Further inland, Adventure Beyond also offer some great water-based activities, including a spot of leisurely canoeing on the River Teifi and Stand Up Paddles (SUP) at sea, both great fun. They loan full wet suits, gloves, helmets, boots and lifejackets and an instructor accompanies participants. Currently, there’s been so little rainfall locally (as in Belgium) that another of its activities, white water rafting, is proving a bit troublesome to do but, the British weather being what it is, this could change at any time! If the level of the “rapids” in the river is particular low tubing is a possible alternative.

The 870-mile Wales Coast Path runs the whole length of the coastline straddling this beautiful part of the UK. It passes seascapes of breath-taking variety, from fens to towering cliffs, featuring hundreds of harbours, coves, inlets and islands, and 230 beaches. Every cove and clifftop comes with legends of pirates and smugglers, wreckers and saints. There are classic harbour towns, modern marinas, ancient castles and elegant Victorian and Edwardian resorts.

One delightful way of seeing a bit of all this is via a boat trip with one of the boat companies operating out of New Quay, not far from Clydey Cottages. Cardigan Bay is famous for its dolphins and (if you get lucky) you may spot one or more of the area’s famous marine inhabitants.

Even if these most sociable of sea creatures don’t make an appearance, you can just sit back during a 1 or 2 hour boat trip and marvel at the sheer splendour of that wonderful coastline. Before leaving check out the Cardigan Bay Marine Wildlife Centre which has some educational exhibits on dolphins.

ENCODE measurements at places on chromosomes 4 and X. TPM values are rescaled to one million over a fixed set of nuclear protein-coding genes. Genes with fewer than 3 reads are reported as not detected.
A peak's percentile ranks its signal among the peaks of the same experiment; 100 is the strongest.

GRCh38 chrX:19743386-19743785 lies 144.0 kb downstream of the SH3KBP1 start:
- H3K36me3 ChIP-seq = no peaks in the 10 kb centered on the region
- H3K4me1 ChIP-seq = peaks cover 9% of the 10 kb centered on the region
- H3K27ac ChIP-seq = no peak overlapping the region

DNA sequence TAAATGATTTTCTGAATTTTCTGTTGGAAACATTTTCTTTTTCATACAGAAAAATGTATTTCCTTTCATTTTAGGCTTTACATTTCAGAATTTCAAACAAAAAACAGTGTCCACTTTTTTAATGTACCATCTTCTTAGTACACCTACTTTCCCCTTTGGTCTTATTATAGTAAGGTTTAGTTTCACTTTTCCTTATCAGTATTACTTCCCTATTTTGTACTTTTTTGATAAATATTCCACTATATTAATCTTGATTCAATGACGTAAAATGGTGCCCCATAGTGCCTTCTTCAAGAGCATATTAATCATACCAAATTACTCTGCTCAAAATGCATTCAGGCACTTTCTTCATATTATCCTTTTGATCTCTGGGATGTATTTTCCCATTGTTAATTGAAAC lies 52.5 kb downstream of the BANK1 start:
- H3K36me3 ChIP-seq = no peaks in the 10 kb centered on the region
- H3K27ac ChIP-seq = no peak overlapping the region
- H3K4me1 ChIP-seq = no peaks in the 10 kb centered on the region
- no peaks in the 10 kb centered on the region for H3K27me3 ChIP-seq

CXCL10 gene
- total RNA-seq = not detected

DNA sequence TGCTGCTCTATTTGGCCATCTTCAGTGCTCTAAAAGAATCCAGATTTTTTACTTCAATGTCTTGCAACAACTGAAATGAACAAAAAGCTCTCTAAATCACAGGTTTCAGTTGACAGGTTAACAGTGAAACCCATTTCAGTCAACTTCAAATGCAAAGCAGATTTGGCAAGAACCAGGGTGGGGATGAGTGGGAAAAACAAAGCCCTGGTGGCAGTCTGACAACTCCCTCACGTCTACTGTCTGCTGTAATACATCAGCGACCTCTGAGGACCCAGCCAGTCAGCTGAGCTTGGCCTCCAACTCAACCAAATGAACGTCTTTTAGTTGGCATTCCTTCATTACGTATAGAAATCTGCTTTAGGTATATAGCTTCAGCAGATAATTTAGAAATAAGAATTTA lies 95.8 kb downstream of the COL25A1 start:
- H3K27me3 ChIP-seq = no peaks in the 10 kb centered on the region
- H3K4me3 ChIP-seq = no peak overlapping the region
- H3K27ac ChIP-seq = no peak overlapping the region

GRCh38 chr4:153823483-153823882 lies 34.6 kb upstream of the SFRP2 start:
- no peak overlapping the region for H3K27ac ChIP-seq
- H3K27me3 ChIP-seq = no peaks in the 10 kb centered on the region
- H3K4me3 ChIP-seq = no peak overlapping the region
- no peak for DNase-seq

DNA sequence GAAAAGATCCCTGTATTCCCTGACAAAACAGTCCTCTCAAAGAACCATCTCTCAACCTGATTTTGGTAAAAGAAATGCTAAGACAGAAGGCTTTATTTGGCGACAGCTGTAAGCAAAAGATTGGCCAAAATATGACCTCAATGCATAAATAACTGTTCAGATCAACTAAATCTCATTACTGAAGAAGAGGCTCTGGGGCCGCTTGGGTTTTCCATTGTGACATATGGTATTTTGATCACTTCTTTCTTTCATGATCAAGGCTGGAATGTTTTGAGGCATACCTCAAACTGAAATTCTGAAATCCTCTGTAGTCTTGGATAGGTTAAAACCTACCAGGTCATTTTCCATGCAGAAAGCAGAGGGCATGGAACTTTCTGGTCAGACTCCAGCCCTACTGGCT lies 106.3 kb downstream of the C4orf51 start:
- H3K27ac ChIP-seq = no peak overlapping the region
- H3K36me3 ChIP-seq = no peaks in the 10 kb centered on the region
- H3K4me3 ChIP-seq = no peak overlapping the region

After taking in all that terrific fresh air, there’s a good chance you will have worked up quite an appetite and there is no better place to sate your hunger than at the Ferry Inn, a wonderfully-located traditional pub at St Dogmaels. It stocks some excellent real ales – something that will delight beer-loving Belgian visitors – as well as a great menu offering some great locally produced dishes.

Apart from the wholesome and tasty culinary offering, the pub is famous for its great views overlooking the estuary.  The prices, especially given the quality and freshness of the food, are very reasonable and it’s also just up the road from Clydey Cottages and close to Poppit Sands, arguably the best of the 50 beaches (12 of whom boast a Blue Flag for their cleanliness) in this area.

Another very good spot to eat nearby is PizzaTipi in Cardigan, serving lovely pizzas (under a huge tipi) and run by four brothers, including one (Teifi) who is named after the nearby river!